Roegele: Tommy John surgery success rates in the majors

From SABR member Jon Roegele at The Hardball Times on March 23, 2015:

There has been a growing public perception that with today’s skilled surgeons and rehabilitation experts, undergoing Tommy John surgery is more of a one-year layoff in a major league pitcher’s career than a procedure that puts his career in jeopardy. A corollary of this belief is that trying the rest-and-rehab route on a partially damaged ulnar collateral ligament is not worth the effort, as it ends up only delaying the inevitable Tommy John surgery, which while costly is a nearly automatic method of restoring a pitcher’s health so he can pitch at the major league level again.

A number of studies both in the academic arena and the public research space have arrived at similar success rates for Tommy John surgeries. The American Journal of Sports Medicine has published a number of such studies. One reported a return to major league baseball rate of 83 percent, one reported a return rate of 80 percent, and a third reported a return rate of 79 percent. My own Tommy John surgery database calculates a running total of return rates to MLB, for which the current rate for all surgeries performed before the end of 2013 is 78 percent. So right away we can see that full recovery from the surgery is not so automatic, that only four of five pitchers who undergo the surgery after making the majors return to pitch there again.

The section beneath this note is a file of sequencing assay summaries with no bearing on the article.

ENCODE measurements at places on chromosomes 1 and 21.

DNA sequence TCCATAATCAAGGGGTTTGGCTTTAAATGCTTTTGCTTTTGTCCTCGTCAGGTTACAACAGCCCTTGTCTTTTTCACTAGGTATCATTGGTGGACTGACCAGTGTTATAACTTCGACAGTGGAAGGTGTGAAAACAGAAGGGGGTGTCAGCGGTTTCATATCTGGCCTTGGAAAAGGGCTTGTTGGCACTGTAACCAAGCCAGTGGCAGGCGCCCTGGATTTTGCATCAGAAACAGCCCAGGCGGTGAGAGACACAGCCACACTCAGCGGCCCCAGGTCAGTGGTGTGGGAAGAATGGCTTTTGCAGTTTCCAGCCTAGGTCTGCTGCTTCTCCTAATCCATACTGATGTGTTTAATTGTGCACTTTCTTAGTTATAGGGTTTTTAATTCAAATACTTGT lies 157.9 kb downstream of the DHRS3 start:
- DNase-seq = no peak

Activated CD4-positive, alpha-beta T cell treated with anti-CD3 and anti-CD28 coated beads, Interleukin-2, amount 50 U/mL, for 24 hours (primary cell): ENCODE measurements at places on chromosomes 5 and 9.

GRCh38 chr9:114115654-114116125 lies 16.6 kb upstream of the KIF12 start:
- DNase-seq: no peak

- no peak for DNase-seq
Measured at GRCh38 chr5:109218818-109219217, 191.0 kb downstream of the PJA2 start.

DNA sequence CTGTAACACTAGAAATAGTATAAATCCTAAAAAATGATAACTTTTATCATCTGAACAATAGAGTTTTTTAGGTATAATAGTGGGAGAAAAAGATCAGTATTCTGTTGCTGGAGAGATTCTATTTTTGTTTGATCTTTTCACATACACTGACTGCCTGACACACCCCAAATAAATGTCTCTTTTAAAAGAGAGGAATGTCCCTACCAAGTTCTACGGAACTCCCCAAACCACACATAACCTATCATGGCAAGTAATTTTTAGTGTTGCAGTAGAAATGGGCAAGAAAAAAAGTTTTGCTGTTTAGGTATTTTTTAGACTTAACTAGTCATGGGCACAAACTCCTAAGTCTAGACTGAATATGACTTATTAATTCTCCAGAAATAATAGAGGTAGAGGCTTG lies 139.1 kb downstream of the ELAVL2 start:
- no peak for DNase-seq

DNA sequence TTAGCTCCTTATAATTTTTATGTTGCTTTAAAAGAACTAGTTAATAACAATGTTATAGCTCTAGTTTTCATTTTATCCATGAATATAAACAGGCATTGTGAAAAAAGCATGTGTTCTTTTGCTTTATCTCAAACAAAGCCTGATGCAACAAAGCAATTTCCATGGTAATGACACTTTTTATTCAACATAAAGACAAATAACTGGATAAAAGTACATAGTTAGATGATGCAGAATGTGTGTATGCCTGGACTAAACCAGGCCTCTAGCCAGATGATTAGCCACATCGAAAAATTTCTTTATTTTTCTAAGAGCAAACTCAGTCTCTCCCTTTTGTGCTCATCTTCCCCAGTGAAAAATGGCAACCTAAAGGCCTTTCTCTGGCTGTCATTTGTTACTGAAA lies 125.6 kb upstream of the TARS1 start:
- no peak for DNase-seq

The definition of “success” in each of those four studies is a return to pitch in a single major league game. This is certainly an understandable and worthwhile metric to measure. It implies that a number of rehabilitation milestones were reached and that his organization feels the pitcher is ready for big league action.

I would submit that a more relevant question would be how often pitchers return and contribute in a meaningful way. After all, a pitcher returning to make an appearance or two over a mere handful of innings, then falling out of the major league level for whatever reason, can hardly be considered a successful outcome for the player or his organization.

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Originally published: March 23, 2015. Last Updated: March 23, 2015.